The Invictus Games LONDON. Opening Ceremony 10th September 20141410376506029_wps_65_LONDON_ENGLAND_SEPTEMBER_ WHO INVICTUS EXISTS FOR: Invictus Games competitors are the men and women who have come face-to-face with the reality of making a sacrifice for their country. They are the mothers, fathers, husbands and wives who put their lives on the line and suffered life-changing injuries. These people are the embodiment of everything the Invictus Games stands for. They have been tested and challenged, but they have not been overcome. They have proven they cannot be defeated. They have the willpower to persevere and conquer new heights.8385661905_fe24151ff6_o-1024x682

The Invictus Games are about survival in the face of adversity and the strength of the human spirit. They will send a positive message about life beyond disability. Over 400 competitors from 13 nations will take part in the Invictus Games, an international sporting event for wounded, injured and sick Servicemen and women. Teams will come from the Armed Forces of nations that have served alongside each other. The Games will use the power of sport to inspire recovery, support rehabilitation, and generate a wider understanding and respect of those who serve their country.

The event, which is championed by Prince Harry, will be a celebration of resilience and passion. The Games will shine a spotlight on Armed Forces personnel and veterans who have put their lives on the line for their country demonstrating how they and their families are valued, respected and supported. For competitors, it will offer a memorable, inspiring and energising experience in their journey of recovery.1410378342713_Image_galleryImage_LONDON_ENGLAND_SEPTEMBER_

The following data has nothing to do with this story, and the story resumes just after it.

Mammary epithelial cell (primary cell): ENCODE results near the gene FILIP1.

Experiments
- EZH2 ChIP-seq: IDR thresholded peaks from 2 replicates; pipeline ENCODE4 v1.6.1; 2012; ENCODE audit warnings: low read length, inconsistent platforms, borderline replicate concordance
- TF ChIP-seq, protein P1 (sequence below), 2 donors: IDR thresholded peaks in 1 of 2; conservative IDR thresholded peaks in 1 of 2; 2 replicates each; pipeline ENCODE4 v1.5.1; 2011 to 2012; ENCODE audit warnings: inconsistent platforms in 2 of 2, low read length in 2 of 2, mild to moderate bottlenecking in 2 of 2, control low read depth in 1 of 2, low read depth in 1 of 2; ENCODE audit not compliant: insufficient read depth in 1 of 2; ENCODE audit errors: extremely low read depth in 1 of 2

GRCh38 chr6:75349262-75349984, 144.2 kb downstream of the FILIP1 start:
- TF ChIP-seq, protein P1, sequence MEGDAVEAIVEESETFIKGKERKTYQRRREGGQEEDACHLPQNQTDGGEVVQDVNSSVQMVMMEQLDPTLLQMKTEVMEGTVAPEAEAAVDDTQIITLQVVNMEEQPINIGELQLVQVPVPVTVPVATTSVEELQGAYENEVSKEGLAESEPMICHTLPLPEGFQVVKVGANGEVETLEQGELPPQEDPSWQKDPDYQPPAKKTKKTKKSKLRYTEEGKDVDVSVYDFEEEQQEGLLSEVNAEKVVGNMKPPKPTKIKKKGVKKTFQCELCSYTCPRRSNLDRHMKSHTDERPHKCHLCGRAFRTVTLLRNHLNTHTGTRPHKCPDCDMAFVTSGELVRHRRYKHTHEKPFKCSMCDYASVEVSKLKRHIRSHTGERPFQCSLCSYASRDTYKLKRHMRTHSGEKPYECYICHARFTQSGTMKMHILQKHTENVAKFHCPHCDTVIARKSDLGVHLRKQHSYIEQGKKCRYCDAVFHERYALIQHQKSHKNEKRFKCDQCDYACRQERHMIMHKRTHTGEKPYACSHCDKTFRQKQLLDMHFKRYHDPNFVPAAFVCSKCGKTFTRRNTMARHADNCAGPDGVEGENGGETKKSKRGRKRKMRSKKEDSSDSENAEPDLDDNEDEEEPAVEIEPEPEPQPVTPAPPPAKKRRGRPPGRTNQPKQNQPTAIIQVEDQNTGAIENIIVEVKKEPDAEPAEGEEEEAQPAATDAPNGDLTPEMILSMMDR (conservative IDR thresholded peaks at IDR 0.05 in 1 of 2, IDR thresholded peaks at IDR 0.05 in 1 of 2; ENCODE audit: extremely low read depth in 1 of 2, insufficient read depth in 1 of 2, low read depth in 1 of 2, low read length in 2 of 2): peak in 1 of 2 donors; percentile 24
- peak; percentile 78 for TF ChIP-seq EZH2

‘Their stories are as amazing as they are unique’ Prince Harry’s speech in full…

‘Over the past eight years, I have witnessed the whole cycle of life changing injury; evacuating soldiers and local Afghans to hospital; flying home from Afghanistan with some of those critically injured; meeting others in hospital coming to terms with life changing injuries; and finally trying to keep up with 12 wounded veterans on our way to the South Pole. ‘I can only begin to imagine how challenging the journey of recovery is, but the admiration I have for these men and women, to move beyond their injuries, is limitless. ‘Last year, through The Royal Foundation, I visited the Warrior Games in the United States.Prince Harry

‘Seeing people who, only months earlier, had been told they’d never walk again, now winning medals in front of their family and friends was breathtaking. ‘I knew that anyone would be inspired by what these men and women had achieved, not just other servicemen and women, but all those adjusting to life post injury. ‘Each of them have come such a long way; even making it to the start line is a huge achievement. Their stories are as amazing, as they are unique. ‘However, they all share one thing – sport. Sport has been the vehicle for their recovery, allowing them to channel their passion into what can be achieved, rather than what can’t. ‘No longer are these inspirational men and women defined by their injury but as athletes, competitors and team mates. ‘Over the next four days we will see some truly remarkable achievements.